The Wall Street crisis of 2008 produced the European credit crisis that quickly followed. This crisis now may be about to destroy the European currency union as it presently exists. In the minds of Europeans, it has already divided the euro zone’s north European members from the southern members, with France unsuccessfully straddling the two parts.
It has produced deep unemployment and repression in Greece, Portugal, Ireland, Spain, Italy and—impending—in Cyprus and Slovenia. Britain, despite remaining outside the euro zone, depends on the zone for its export trade and is sliding into the same crisis, with a lot of help from Prime Minister Cameron’s austerity policies.
Germany, with the northern members of the zone that are Germany’s traditional dependencies, has imposed its own conservative monetarist policy on the entire euro bloc, at bitter cost to the southerners, now victims of extreme indebtedness.
The German public, only now being touched by the crisis, and having controlled the European Central Bank and EU governments’ policy of pitiless austerity to the vast misery and vocal ingratitude of the EU’s southern members, finds now that this policy itself is failing to work—and that Germany is blamed for that, too. The result is a surge of German popular hostility towards its ungrateful fellow Europeans, whose as yet unspoken reproach is that Germany, having destroyed Europe’s political and economic equilibrium in two hellishly destructive world wars, is now at it again.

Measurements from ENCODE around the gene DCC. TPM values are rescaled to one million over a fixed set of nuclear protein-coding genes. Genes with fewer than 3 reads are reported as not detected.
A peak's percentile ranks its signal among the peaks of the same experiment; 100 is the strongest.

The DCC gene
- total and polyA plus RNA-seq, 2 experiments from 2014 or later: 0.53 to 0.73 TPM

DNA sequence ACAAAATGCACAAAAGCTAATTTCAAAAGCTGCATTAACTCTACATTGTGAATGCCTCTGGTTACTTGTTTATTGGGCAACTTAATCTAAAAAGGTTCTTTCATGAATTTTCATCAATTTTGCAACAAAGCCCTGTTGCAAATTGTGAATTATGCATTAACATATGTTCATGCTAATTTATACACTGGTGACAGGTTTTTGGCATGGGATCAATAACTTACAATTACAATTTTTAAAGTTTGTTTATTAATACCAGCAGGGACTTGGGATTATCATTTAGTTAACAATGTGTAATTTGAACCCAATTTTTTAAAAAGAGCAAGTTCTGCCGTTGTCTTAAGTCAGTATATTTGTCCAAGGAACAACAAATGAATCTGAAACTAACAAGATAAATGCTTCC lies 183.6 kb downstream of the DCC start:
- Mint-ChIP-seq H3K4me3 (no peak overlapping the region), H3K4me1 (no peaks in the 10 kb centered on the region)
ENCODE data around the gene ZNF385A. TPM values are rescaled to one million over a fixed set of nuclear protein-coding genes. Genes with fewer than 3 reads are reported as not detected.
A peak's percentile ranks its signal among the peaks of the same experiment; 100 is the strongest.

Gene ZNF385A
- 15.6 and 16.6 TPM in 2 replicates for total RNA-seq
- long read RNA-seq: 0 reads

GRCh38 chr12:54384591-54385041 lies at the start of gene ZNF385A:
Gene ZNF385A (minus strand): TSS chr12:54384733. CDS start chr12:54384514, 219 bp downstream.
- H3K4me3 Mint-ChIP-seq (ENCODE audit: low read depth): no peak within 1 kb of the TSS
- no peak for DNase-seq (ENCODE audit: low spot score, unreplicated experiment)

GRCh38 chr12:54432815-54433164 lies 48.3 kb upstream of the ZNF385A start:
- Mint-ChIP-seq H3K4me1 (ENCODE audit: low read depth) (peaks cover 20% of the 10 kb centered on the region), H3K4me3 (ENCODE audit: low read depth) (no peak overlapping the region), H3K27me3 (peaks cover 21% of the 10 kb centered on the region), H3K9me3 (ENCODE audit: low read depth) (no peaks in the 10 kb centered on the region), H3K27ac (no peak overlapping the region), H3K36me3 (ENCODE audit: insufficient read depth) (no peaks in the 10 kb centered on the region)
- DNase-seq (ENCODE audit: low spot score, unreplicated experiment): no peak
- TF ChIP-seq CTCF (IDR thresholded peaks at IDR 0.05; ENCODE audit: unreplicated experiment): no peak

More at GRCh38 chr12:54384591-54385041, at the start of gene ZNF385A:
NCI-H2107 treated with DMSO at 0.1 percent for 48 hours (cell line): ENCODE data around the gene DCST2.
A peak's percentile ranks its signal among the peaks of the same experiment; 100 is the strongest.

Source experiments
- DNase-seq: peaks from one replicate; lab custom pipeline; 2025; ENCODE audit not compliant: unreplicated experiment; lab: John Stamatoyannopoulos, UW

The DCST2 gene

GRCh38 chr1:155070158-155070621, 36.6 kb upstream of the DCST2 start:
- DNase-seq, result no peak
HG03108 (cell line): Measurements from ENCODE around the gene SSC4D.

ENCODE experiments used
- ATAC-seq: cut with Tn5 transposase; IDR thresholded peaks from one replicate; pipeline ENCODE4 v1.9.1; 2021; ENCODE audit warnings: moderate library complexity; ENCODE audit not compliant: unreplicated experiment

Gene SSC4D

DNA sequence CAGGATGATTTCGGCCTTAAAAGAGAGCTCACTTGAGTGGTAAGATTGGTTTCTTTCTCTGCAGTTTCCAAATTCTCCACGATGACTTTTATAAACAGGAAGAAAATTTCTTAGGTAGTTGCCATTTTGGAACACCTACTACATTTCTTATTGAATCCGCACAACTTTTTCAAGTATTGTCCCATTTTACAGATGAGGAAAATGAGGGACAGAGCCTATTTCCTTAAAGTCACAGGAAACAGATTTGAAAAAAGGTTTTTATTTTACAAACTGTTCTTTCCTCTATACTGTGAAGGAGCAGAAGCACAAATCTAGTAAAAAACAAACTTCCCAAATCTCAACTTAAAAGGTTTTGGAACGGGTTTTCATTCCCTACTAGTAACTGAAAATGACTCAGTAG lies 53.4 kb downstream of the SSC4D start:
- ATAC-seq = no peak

A new “Alternative for Germany” political movement has erupted as a backlash against the euro, and against Germany’s fellow members of the EU. Academic observers of the situation compare the political force behind it with that of the American Tea Party eruption. Chancellor Angela Merkel faces federal elections in September. Her Free Democrat coalition partners are in difficulty. What this will mean for German domestic politics is, of course, presently unforeseeable. But combined with a certain elite disillusionment with the euro zone system and its economic consequences, German abandonment of the euro and return to the Deutschmark is now a serious possibility. The euro experiment is failing. The EU can be saved in many other respects, but the single currency was folly
This is exactly what the financier George Soros has recently recommended to the Germans: to serve their own interests by abandonment of the euro, while freeing the other members of the bloc to pool their debt by issuing eurobonds and escape the constraints imposed by Germany.
What will happen? The states suffering unemployment and credit crises will do what they have always done in the past: devalue their currencies and stimulate their economies. Keynesianism will find its vindication.
Visit William Pfaff’s website for more on his latest book, “The Irony of Manifest Destiny: The Tragedy of America’s Foreign Policy” (Walker & Co., $25), at www.williampfaff.com.
© 2013 Tribune Media Services, Inc.
Shutterstock photo of the euro.